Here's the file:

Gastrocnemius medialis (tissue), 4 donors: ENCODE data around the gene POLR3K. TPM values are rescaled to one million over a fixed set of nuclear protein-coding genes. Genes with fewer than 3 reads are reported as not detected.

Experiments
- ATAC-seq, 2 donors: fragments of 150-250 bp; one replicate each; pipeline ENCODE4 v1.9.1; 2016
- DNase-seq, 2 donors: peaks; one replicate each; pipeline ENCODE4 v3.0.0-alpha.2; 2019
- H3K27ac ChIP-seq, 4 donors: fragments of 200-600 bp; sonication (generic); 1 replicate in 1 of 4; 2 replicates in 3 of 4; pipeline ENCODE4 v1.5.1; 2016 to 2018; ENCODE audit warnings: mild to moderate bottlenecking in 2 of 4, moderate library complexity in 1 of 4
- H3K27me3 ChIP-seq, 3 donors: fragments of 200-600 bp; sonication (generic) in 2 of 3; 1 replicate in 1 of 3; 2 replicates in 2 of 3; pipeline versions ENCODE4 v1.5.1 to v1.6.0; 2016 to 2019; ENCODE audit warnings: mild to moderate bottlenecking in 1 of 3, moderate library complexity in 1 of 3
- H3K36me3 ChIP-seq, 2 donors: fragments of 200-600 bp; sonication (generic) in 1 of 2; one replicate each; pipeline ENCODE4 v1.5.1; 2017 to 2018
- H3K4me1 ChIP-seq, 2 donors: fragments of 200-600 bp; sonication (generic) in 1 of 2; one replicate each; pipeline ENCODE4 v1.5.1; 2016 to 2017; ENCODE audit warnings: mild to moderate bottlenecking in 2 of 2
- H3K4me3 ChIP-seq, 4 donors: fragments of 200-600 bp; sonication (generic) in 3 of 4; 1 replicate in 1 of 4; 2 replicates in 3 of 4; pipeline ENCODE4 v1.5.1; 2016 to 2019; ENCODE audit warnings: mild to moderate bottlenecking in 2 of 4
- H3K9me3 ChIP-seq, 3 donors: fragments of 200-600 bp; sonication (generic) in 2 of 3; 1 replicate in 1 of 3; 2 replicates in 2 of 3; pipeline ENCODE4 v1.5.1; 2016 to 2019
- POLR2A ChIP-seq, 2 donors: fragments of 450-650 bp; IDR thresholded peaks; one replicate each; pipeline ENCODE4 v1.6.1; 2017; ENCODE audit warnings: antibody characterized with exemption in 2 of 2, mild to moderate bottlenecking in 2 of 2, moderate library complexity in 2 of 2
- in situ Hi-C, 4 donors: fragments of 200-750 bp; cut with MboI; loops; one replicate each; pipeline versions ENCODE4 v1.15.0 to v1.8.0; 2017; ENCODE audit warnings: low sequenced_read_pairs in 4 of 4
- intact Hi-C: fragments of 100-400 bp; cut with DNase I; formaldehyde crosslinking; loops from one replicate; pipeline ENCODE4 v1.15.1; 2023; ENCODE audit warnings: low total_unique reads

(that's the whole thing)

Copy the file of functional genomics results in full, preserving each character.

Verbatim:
Gastrocnemius medialis (tissue), 4 donors: ENCODE data around the gene POLR3K. TPM values are rescaled to one million over a fixed set of nuclear protein-coding genes. Genes with fewer than 3 reads are reported as not detected.

Experiments
- ATAC-seq, 2 donors: fragments of 150-250 bp; one replicate each; pipeline ENCODE4 v1.9.1; 2016
- DNase-seq, 2 donors: peaks; one replicate each; pipeline ENCODE4 v3.0.0-alpha.2; 2019
- H3K27ac ChIP-seq, 4 donors: fragments of 200-600 bp; sonication (generic); 1 replicate in 1 of 4; 2 replicates in 3 of 4; pipeline ENCODE4 v1.5.1; 2016 to 2018; ENCODE audit warnings: mild to moderate bottlenecking in 2 of 4, moderate library complexity in 1 of 4
- H3K27me3 ChIP-seq, 3 donors: fragments of 200-600 bp; sonication (generic) in 2 of 3; 1 replicate in 1 of 3; 2 replicates in 2 of 3; pipeline versions ENCODE4 v1.5.1 to v1.6.0; 2016 to 2019; ENCODE audit warnings: mild to moderate bottlenecking in 1 of 3, moderate library complexity in 1 of 3
- H3K36me3 ChIP-seq, 2 donors: fragments of 200-600 bp; sonication (generic) in 1 of 2; one replicate each; pipeline ENCODE4 v1.5.1; 2017 to 2018
- H3K4me1 ChIP-seq, 2 donors: fragments of 200-600 bp; sonication (generic) in 1 of 2; one replicate each; pipeline ENCODE4 v1.5.1; 2016 to 2017; ENCODE audit warnings: mild to moderate bottlenecking in 2 of 2
- H3K4me3 ChIP-seq, 4 donors: fragments of 200-600 bp; sonication (generic) in 3 of 4; 1 replicate in 1 of 4; 2 replicates in 3 of 4; pipeline ENCODE4 v1.5.1; 2016 to 2019; ENCODE audit warnings: mild to moderate bottlenecking in 2 of 4
- H3K9me3 ChIP-seq, 3 donors: fragments of 200-600 bp; sonication (generic) in 2 of 3; 1 replicate in 1 of 3; 2 replicates in 2 of 3; pipeline ENCODE4 v1.5.1; 2016 to 2019
- POLR2A ChIP-seq, 2 donors: fragments of 450-650 bp; IDR thresholded peaks; one replicate each; pipeline ENCODE4 v1.6.1; 2017; ENCODE audit warnings: antibody characterized with exemption in 2 of 2, mild to moderate bottlenecking in 2 of 2, moderate library complexity in 2 of 2
- in situ Hi-C, 4 donors: fragments of 200-750 bp; cut with MboI; loops; one replicate each; pipeline versions ENCODE4 v1.15.0 to v1.8.0; 2017; ENCODE audit warnings: low sequenced_read_pairs in 4 of 4
- intact Hi-C: fragments of 100-400 bp; cut with DNase I; formaldehyde crosslinking; loops from one replicate; pipeline ENCODE4 v1.15.1; 2023; ENCODE audit warnings: low total_unique reads